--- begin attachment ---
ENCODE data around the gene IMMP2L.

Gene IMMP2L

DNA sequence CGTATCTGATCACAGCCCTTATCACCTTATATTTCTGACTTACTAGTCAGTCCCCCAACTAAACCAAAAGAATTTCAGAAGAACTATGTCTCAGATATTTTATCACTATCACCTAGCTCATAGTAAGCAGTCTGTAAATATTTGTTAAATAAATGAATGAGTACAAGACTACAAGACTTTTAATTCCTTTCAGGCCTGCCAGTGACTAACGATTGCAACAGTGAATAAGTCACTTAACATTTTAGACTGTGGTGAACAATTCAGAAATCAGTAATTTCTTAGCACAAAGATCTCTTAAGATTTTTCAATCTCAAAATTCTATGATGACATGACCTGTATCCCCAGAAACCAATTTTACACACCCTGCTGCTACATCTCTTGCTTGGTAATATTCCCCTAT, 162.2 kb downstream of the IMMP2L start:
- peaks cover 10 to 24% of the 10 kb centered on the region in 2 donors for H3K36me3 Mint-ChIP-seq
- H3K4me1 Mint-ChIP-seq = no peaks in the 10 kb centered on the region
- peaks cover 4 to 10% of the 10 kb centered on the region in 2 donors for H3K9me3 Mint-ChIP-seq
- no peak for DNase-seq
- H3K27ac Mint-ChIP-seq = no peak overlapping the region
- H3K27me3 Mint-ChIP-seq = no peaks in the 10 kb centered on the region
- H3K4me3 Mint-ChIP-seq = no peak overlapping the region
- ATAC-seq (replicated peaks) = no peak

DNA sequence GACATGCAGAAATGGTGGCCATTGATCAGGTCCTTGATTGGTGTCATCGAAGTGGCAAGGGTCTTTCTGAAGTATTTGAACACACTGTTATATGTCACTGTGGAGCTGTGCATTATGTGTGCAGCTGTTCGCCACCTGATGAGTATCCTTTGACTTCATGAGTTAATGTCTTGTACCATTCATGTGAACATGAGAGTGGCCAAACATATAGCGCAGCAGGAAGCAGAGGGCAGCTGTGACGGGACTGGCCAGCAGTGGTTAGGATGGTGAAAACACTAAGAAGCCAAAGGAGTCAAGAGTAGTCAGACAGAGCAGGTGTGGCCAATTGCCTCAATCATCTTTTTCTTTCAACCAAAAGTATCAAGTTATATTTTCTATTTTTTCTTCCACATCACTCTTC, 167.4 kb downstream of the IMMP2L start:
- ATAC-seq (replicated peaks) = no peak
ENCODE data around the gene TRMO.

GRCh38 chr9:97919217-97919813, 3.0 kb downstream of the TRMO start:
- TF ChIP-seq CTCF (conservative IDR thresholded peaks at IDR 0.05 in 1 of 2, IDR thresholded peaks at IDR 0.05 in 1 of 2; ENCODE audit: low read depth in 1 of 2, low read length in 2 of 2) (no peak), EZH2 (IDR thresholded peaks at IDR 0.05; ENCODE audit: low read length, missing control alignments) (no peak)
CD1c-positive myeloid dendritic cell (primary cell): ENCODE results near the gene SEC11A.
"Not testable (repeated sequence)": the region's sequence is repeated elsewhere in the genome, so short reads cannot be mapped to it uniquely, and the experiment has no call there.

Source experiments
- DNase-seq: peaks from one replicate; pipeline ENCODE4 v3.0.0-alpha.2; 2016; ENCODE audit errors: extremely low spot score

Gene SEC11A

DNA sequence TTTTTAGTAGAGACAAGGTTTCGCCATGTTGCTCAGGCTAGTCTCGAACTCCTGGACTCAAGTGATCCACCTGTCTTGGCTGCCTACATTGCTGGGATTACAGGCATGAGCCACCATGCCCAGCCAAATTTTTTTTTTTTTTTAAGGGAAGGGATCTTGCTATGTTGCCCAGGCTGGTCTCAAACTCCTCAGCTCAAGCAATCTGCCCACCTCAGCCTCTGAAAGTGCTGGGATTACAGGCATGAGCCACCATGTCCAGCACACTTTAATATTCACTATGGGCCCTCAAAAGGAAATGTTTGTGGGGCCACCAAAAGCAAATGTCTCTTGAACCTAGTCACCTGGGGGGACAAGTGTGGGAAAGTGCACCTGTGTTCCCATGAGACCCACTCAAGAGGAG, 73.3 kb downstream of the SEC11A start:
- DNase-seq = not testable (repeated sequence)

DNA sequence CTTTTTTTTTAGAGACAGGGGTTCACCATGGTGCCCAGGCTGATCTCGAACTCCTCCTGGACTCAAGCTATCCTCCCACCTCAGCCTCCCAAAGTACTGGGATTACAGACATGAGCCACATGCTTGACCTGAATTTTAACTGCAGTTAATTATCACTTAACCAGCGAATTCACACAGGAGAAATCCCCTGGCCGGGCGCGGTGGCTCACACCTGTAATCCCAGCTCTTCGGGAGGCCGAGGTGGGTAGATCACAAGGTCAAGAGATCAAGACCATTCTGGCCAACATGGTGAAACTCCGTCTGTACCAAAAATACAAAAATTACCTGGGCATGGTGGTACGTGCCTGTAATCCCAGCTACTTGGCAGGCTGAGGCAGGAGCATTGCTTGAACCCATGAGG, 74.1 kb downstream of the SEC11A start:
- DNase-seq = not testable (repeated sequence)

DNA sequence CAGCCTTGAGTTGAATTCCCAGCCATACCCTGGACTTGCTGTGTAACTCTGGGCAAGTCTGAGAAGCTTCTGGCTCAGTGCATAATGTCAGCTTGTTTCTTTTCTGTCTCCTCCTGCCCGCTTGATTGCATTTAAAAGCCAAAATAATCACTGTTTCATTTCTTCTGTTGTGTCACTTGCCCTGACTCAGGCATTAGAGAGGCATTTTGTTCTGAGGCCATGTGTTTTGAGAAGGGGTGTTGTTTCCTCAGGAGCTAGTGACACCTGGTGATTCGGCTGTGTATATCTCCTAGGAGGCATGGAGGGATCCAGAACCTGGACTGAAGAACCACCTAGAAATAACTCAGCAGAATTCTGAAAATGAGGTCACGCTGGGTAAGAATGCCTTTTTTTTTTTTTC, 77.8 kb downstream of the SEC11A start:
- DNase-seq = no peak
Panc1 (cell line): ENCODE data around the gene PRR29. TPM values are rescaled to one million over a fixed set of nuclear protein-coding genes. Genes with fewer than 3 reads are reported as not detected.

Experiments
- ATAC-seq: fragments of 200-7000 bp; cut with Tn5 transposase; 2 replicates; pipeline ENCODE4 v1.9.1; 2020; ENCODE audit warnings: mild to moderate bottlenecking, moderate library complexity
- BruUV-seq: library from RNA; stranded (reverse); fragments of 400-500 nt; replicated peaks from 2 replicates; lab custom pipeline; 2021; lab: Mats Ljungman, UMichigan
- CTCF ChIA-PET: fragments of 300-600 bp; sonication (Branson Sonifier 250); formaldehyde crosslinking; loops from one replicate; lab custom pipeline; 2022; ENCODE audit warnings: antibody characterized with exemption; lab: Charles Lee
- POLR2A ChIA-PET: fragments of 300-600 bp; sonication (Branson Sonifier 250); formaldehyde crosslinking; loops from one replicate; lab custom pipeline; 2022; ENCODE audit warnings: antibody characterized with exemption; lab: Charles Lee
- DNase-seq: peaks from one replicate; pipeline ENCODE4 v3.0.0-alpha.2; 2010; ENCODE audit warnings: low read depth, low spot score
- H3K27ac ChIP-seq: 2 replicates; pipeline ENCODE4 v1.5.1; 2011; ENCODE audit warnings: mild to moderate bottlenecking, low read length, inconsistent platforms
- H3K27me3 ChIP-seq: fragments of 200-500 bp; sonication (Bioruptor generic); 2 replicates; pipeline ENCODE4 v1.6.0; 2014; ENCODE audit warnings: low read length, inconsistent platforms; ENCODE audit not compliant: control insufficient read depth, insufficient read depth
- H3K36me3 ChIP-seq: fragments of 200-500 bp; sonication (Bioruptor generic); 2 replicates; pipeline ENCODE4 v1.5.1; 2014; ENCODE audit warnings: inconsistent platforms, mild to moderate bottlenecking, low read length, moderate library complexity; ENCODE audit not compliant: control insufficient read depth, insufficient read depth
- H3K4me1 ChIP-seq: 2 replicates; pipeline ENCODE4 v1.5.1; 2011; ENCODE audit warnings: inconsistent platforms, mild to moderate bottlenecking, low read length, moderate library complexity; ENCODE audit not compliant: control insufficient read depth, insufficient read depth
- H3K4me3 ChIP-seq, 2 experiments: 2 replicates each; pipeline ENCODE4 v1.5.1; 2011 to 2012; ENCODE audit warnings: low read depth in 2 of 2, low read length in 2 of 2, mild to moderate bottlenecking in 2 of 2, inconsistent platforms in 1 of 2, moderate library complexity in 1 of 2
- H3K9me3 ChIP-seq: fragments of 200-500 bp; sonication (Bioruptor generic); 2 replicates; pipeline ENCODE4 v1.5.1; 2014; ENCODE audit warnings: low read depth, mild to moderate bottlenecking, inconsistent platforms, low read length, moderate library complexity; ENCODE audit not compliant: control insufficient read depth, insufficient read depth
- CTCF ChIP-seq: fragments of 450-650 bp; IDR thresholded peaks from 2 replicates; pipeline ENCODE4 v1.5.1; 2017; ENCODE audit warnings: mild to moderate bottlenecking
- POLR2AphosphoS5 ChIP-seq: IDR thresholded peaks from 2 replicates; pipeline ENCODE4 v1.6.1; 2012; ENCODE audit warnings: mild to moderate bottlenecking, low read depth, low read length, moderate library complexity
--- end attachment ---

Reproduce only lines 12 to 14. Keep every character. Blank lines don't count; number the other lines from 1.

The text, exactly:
DNA sequence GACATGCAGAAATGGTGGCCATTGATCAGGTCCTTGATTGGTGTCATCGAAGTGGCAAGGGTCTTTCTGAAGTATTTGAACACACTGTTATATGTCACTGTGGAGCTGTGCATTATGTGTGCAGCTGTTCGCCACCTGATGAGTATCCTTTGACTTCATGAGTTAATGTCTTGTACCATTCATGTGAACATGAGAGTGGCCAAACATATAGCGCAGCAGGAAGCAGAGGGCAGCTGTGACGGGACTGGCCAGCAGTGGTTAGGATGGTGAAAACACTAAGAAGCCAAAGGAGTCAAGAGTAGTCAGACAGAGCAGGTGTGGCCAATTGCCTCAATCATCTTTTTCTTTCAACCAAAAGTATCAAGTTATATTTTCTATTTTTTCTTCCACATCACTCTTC, 167.4 kb downstream of the IMMP2L start:
- ATAC-seq (replicated peaks) = no peak
ENCODE data around the gene TRMO.